From Foreign Policy magazine By Jane C. Loeffler
The new U.S. Embassy in Baghdad is the largest the world has ever known. Thousands will live inside its blast walls, isolated from the bloody realities of a nation at war. Why has the United States built this place—and what does it mean?
A citadel is rising on the banks of the Tigris. There, on the river’s western side, the United States is building the world’s largest embassy. The land beneath it was once a riverside park. What sits atop today is a massive, fortified compound. Encircled by blast walls and cut off from the rest of Baghdad, it stands out like the crusader castles that once dotted the landscape of the Middle East. Its size and scope bring into question whether it is even correct to call this facility an “embassy.” Why is the United States building something so large, so expensive, and so disconnected from the realities of Iraq? In a country shattered by war, what is the meaning of this place?
For security reasons, many details about the embassy’s design and construction must remain classified. But the broad outline of its layout says a lot about one of America’s most important architectural projects. Located in Baghdad’s 4-square-mile Green Zone, the embassy will occupy 104 acres. It will be six times larger than the U.N. complex in New York and more than 10 times the size of the new U.S. Embassy being built in Beijing, which at 10 acres is America’s second-largest mission. The Baghdad compound will be entirely self-sufficient, with no need to rely on the Iraqis for services of any kind. The embassy has its own electricity plant, fresh water and sewage treatment facilities, storage warehouses, and maintenance shops. The embassy is composed of more than 20 buildings, including six apartment complexes with 619 one-bedroom units. Two office blocks will accomodate about 1,000 employees. High-ranking diplomats will enjoy well-appointed private residences. Once inside the compound, Americans will have almost no reason to leave. It will have a shopping market, food court, movie theater, beauty salon, gymnasium, swimming pool, tennis courts, a school, and an American Club for social gatherings. To protect it all, the embassy is reportedly surrounded by a wall at least 9 feet high—and it has its own defense force. The U.S. Congress has appropriated $592 million for the embassy’s construction, though some estimates put the expected building costs much higher. Once built, it could cost as much as $1 billion a year to run. Charles E. Williams, who directs the State Department’s Overseas Buildings Operations, proudly refers to it as “the largest U.S. mission ever built.”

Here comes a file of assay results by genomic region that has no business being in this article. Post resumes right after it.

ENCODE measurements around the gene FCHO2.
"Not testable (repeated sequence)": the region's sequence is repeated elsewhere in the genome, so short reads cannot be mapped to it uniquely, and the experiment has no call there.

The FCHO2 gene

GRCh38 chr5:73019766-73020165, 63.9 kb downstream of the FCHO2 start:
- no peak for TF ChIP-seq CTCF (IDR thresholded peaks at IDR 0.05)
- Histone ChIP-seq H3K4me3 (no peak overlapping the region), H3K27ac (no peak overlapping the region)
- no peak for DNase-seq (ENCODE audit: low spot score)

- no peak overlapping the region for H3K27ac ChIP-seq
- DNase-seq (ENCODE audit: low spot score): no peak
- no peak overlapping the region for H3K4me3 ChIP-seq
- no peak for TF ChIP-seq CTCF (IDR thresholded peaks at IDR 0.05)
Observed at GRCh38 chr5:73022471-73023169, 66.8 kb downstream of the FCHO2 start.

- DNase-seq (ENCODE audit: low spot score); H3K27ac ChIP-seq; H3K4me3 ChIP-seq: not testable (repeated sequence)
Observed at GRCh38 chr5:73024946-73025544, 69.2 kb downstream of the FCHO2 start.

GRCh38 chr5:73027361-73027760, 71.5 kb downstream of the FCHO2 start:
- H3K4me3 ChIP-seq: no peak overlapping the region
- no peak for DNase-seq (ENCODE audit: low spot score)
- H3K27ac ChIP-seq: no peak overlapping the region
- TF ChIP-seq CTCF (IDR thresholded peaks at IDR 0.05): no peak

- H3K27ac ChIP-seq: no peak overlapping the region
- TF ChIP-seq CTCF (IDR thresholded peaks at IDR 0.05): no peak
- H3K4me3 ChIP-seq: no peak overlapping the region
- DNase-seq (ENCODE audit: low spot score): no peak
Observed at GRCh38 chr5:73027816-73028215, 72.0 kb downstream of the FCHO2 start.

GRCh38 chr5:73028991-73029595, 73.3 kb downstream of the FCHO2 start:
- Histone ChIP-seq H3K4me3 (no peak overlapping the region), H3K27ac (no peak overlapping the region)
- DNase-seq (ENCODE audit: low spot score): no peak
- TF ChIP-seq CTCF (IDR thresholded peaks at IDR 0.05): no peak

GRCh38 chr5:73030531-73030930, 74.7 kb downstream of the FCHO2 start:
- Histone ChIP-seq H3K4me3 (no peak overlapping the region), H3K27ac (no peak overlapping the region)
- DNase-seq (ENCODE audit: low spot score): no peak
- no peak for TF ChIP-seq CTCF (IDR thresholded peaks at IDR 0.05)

But, the idea of an embassy this huge, this costly, and this isolated from events taking place outside its walls is not necessarily a cause for celebration. Traditionally, at least, embassies were designed to further interaction with the community in which they were built. Diplomats visited the offices of local government officials, shopped at local businesses, took their suits to the neighborhood dry cleaner, socialized with community leaders, and mixed with the general public. Diplomacy is not the sort of work that can be done by remote control. It takes direct contact to build goodwill for the United States and promote democratic values. Otherwise, there would be no reason for the United States to maintain its 250-plus diplomatic posts around the world. The embassy in Baghdad, however, appears to represent a sea change in U.S. diplomacy. Although U.S. diplomats will technically be “in Iraq,” they may as well be in Washington. Judging by the embassy’s design, planners were thinking more in terms of a frontier outpost than a facility engaged with its community. “The embassy,” says Edward L. Peck, the former U.S. ambassador to Iraq, “is going to have a thousand people hunkered behind sandbags. I don’t know how you conduct diplomacy in that way.”